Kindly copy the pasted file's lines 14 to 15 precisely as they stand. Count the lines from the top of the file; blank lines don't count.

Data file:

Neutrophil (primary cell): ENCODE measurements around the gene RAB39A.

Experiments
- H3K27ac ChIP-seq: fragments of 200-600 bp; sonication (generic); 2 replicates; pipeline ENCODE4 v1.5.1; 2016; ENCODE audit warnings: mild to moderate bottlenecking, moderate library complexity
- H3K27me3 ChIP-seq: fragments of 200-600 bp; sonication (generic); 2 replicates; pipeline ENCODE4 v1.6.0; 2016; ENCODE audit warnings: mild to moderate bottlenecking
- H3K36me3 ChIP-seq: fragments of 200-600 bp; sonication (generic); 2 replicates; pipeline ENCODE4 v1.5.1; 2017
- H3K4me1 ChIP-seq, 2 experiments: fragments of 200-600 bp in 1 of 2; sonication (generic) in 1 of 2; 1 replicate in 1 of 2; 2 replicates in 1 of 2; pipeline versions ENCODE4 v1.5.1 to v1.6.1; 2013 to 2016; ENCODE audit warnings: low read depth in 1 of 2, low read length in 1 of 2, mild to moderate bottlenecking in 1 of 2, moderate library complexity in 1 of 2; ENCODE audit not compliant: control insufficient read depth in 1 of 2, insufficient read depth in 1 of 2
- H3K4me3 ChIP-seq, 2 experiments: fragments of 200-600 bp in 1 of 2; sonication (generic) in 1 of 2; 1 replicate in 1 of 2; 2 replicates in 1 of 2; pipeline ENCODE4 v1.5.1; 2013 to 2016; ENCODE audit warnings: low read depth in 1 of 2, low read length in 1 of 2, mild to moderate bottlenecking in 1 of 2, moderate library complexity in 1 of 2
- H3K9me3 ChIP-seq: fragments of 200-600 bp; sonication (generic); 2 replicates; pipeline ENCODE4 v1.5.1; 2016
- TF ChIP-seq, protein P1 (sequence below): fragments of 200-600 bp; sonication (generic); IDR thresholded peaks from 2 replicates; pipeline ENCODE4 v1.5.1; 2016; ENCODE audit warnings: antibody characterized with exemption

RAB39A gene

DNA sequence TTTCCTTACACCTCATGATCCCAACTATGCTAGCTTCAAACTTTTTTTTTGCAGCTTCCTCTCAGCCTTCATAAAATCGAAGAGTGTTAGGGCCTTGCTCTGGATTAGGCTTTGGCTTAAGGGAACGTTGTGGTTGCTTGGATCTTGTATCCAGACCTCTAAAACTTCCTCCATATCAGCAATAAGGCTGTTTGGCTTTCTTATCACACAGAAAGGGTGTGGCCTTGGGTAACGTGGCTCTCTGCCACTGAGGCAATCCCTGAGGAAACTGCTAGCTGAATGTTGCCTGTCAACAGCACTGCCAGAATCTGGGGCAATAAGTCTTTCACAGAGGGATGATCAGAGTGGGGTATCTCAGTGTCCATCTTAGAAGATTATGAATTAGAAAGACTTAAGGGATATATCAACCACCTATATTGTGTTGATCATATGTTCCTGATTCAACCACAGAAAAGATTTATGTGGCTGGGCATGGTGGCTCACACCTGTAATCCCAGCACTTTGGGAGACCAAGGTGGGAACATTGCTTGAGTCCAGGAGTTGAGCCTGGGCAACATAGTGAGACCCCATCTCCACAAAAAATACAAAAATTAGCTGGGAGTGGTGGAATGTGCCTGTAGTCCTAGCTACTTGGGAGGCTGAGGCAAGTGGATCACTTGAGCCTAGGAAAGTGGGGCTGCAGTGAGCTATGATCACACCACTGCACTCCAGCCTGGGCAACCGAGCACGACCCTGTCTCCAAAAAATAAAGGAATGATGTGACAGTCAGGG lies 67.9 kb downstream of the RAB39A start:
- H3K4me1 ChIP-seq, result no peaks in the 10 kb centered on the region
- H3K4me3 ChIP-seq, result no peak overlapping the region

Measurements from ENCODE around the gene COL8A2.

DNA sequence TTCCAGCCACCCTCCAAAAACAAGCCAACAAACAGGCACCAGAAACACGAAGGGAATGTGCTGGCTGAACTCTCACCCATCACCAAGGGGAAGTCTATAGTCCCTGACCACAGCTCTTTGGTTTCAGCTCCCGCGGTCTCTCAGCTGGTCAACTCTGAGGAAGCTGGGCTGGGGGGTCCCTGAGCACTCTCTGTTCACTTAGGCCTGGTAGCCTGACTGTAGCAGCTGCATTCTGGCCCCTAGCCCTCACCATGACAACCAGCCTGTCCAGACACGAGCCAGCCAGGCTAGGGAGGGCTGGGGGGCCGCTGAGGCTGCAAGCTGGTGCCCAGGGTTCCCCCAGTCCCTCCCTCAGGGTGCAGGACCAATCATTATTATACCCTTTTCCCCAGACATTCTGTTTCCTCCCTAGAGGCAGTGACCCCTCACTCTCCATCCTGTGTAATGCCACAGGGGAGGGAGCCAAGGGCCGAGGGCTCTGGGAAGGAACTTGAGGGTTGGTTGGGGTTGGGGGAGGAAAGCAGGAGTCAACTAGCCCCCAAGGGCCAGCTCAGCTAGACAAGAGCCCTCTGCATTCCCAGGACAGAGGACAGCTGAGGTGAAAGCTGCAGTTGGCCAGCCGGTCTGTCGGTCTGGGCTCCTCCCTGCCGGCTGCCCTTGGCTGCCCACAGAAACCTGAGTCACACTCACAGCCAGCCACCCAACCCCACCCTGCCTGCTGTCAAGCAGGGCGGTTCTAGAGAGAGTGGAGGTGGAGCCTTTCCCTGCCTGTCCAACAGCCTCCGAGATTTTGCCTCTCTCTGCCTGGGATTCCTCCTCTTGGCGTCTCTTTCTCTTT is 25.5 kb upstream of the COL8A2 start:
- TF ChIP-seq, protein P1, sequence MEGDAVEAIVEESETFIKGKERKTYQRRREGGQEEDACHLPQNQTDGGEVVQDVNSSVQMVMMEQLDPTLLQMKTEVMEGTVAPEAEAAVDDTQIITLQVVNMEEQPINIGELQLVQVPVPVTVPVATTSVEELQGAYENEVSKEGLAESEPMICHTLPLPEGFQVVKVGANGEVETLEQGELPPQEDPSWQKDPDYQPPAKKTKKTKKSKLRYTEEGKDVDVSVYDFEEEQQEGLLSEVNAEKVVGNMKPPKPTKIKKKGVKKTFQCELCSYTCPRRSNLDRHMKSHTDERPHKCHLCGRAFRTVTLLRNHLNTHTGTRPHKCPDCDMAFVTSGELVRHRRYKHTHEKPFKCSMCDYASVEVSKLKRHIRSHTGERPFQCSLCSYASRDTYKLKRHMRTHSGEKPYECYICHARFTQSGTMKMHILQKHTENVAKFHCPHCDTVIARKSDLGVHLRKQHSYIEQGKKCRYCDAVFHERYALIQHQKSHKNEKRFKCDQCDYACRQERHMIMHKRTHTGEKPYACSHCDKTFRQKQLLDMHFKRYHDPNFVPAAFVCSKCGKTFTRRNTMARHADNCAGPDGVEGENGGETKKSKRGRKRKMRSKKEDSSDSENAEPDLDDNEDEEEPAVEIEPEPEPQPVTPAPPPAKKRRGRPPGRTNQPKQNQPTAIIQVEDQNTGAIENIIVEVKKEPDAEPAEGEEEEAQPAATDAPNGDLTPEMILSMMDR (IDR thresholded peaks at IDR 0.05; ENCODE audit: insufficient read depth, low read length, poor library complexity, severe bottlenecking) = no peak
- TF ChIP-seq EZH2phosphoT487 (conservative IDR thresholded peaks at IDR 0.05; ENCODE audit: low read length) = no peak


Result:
Measurements from ENCODE around the gene COL8A2.

DNA sequence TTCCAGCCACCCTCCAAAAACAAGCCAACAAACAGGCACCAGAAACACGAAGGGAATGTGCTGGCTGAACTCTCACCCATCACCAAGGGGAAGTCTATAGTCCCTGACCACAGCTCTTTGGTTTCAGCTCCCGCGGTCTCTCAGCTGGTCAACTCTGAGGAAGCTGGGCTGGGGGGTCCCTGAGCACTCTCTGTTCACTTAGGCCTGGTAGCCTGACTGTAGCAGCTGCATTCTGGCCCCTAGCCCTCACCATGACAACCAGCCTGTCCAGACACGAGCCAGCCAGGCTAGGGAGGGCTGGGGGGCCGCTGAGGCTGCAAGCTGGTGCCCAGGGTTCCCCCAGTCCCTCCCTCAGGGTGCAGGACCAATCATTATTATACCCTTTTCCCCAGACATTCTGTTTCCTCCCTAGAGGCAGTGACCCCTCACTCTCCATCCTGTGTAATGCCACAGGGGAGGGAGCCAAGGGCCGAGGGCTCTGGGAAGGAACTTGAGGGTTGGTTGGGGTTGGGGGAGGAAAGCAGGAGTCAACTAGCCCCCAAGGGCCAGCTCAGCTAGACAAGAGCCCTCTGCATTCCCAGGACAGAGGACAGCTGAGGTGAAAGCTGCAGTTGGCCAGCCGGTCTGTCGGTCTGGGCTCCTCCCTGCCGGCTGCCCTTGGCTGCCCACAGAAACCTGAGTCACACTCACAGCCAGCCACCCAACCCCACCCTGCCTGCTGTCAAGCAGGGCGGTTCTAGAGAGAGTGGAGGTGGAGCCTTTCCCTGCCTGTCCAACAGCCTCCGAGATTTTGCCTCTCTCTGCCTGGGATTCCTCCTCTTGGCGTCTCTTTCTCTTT is 25.5 kb upstream of the COL8A2 start: